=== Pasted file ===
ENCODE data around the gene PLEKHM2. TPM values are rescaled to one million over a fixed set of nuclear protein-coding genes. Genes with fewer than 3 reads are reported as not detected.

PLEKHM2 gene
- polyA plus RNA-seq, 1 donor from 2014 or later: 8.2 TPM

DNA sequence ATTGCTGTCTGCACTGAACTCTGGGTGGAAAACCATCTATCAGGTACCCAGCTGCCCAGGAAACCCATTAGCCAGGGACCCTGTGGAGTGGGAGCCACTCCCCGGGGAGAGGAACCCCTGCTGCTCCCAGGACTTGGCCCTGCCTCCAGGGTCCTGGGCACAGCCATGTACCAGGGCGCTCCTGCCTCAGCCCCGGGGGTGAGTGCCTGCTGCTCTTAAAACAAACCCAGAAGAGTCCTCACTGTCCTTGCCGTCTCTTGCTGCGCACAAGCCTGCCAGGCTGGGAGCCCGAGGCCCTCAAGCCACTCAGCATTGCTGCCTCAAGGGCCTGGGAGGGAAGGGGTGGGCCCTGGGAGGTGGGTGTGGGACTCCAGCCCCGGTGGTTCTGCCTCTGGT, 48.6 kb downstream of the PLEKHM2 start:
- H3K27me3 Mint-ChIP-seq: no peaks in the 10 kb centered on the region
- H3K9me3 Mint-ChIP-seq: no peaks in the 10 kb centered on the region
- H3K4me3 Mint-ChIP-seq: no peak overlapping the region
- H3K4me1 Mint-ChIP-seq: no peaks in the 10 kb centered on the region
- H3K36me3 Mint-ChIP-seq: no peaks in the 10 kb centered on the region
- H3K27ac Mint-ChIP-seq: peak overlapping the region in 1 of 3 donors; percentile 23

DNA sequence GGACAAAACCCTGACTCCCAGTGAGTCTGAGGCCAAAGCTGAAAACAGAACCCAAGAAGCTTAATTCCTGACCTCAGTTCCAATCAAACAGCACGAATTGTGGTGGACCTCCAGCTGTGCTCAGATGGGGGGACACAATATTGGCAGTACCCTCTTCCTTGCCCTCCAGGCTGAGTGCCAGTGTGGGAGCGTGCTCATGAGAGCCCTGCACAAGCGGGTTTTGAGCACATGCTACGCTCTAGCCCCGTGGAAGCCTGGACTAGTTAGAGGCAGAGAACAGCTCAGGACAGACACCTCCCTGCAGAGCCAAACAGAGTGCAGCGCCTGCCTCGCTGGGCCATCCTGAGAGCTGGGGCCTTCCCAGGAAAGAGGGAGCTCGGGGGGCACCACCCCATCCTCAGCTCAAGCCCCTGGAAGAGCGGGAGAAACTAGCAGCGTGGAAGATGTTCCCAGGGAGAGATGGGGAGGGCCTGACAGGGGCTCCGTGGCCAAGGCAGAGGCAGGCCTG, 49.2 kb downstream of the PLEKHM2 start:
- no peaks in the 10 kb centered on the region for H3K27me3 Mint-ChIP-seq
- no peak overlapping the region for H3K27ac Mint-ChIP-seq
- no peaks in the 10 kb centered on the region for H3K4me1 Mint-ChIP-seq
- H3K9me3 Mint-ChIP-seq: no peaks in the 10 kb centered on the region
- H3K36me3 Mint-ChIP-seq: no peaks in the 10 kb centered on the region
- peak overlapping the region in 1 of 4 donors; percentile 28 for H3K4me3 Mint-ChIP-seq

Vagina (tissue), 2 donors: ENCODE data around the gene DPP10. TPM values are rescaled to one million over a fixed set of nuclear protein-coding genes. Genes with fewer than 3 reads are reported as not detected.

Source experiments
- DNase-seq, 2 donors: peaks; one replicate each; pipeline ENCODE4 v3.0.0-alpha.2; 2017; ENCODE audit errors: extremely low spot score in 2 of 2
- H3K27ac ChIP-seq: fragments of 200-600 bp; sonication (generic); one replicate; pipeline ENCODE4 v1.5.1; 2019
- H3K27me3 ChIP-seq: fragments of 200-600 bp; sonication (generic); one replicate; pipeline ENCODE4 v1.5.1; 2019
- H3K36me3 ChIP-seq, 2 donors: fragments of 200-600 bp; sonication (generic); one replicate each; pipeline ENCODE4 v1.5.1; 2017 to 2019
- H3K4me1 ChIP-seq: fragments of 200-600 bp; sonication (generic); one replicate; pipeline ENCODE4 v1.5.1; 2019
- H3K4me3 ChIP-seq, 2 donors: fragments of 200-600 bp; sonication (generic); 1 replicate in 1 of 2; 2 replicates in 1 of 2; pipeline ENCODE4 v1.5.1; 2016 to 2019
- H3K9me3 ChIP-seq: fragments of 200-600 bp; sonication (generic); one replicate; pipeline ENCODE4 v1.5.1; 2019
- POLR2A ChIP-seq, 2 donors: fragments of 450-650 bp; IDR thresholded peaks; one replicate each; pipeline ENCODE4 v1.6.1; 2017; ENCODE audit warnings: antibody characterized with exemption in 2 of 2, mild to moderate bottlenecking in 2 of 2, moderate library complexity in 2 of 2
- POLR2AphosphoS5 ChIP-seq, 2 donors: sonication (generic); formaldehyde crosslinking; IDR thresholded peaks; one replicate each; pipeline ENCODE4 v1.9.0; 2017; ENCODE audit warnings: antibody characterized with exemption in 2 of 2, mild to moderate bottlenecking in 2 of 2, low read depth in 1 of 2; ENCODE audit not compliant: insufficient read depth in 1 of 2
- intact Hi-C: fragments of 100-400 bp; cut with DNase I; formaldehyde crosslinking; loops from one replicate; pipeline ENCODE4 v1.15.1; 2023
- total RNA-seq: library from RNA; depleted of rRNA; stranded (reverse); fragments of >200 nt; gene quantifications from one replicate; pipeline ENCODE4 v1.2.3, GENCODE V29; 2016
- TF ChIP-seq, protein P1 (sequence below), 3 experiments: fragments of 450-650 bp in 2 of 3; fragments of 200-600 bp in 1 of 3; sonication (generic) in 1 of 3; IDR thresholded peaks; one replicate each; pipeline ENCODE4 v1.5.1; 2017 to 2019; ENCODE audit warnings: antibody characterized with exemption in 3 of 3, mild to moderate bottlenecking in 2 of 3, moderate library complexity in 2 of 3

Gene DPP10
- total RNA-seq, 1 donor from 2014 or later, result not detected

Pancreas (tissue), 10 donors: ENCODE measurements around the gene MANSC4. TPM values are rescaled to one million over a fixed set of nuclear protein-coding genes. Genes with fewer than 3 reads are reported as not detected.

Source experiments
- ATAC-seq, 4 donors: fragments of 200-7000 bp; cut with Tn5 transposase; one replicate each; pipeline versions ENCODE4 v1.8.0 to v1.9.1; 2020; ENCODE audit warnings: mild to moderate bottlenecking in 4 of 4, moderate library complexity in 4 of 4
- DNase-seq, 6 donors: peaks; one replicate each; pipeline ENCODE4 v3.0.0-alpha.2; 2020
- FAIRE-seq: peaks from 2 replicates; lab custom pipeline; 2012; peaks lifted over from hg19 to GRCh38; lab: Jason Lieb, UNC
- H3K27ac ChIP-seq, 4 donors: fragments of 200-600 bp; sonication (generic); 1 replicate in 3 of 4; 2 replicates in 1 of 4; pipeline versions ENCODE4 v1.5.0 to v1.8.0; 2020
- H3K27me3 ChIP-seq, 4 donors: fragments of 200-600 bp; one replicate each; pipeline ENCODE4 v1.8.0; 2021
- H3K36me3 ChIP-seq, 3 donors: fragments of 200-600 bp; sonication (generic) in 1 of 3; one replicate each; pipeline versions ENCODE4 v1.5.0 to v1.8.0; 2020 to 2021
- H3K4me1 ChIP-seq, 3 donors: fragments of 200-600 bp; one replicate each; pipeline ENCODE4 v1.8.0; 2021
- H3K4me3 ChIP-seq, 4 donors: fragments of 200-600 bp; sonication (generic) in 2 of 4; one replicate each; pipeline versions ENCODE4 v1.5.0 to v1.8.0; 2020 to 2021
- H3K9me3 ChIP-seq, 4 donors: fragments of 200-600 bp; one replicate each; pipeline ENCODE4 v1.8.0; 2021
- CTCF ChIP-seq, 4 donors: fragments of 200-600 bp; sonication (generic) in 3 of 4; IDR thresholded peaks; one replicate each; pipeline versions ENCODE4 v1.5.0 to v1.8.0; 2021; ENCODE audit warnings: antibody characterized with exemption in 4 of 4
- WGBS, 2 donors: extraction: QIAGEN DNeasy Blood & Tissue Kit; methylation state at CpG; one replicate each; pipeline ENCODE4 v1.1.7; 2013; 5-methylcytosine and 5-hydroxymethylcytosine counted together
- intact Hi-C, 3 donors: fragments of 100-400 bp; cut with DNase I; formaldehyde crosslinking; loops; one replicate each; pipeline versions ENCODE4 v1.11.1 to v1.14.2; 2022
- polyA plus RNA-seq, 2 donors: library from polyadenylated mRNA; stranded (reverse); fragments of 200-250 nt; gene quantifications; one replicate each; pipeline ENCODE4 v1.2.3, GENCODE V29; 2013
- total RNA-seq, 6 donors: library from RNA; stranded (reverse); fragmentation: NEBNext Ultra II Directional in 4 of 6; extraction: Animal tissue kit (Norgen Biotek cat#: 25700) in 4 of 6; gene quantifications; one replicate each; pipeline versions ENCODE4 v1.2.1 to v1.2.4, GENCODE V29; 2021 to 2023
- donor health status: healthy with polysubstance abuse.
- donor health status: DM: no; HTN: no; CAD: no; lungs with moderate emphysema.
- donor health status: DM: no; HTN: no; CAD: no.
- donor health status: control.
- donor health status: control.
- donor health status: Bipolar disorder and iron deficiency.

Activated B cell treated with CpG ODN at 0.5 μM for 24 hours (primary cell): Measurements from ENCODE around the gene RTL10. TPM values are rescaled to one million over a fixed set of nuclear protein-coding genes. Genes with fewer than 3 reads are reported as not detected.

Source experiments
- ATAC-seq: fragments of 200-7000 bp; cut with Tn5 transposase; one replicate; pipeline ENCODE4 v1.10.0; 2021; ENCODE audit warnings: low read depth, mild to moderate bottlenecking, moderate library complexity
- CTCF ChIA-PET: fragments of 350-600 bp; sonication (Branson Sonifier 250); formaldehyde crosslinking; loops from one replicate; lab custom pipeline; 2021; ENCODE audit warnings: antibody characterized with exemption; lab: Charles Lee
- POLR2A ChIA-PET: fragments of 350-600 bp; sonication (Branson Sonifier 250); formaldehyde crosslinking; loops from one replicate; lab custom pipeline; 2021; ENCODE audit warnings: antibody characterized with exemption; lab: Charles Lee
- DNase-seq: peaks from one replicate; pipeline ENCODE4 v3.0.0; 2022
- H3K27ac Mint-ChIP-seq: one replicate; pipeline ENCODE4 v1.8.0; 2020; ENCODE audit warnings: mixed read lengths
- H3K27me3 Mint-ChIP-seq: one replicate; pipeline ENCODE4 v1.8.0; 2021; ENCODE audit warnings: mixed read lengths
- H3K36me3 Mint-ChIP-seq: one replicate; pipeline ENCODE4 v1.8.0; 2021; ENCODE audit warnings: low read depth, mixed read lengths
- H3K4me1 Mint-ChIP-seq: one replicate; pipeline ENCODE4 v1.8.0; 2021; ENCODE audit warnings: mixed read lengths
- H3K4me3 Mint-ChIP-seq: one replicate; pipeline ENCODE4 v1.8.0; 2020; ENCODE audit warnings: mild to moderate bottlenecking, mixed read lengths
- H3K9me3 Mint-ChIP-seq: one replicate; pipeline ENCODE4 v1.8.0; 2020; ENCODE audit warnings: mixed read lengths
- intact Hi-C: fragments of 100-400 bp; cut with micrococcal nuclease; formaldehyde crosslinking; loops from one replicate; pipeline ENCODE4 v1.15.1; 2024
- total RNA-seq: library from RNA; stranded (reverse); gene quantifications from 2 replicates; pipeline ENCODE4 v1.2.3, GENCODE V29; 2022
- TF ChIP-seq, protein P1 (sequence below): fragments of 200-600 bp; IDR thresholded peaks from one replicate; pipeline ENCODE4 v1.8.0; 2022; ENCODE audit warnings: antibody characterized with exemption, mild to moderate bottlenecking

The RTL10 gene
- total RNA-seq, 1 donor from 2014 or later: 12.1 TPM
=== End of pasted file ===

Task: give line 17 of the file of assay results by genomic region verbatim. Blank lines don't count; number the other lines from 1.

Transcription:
- peak overlapping the region in 1 of 4 donors; percentile 28 for H3K4me3 Mint-ChIP-seq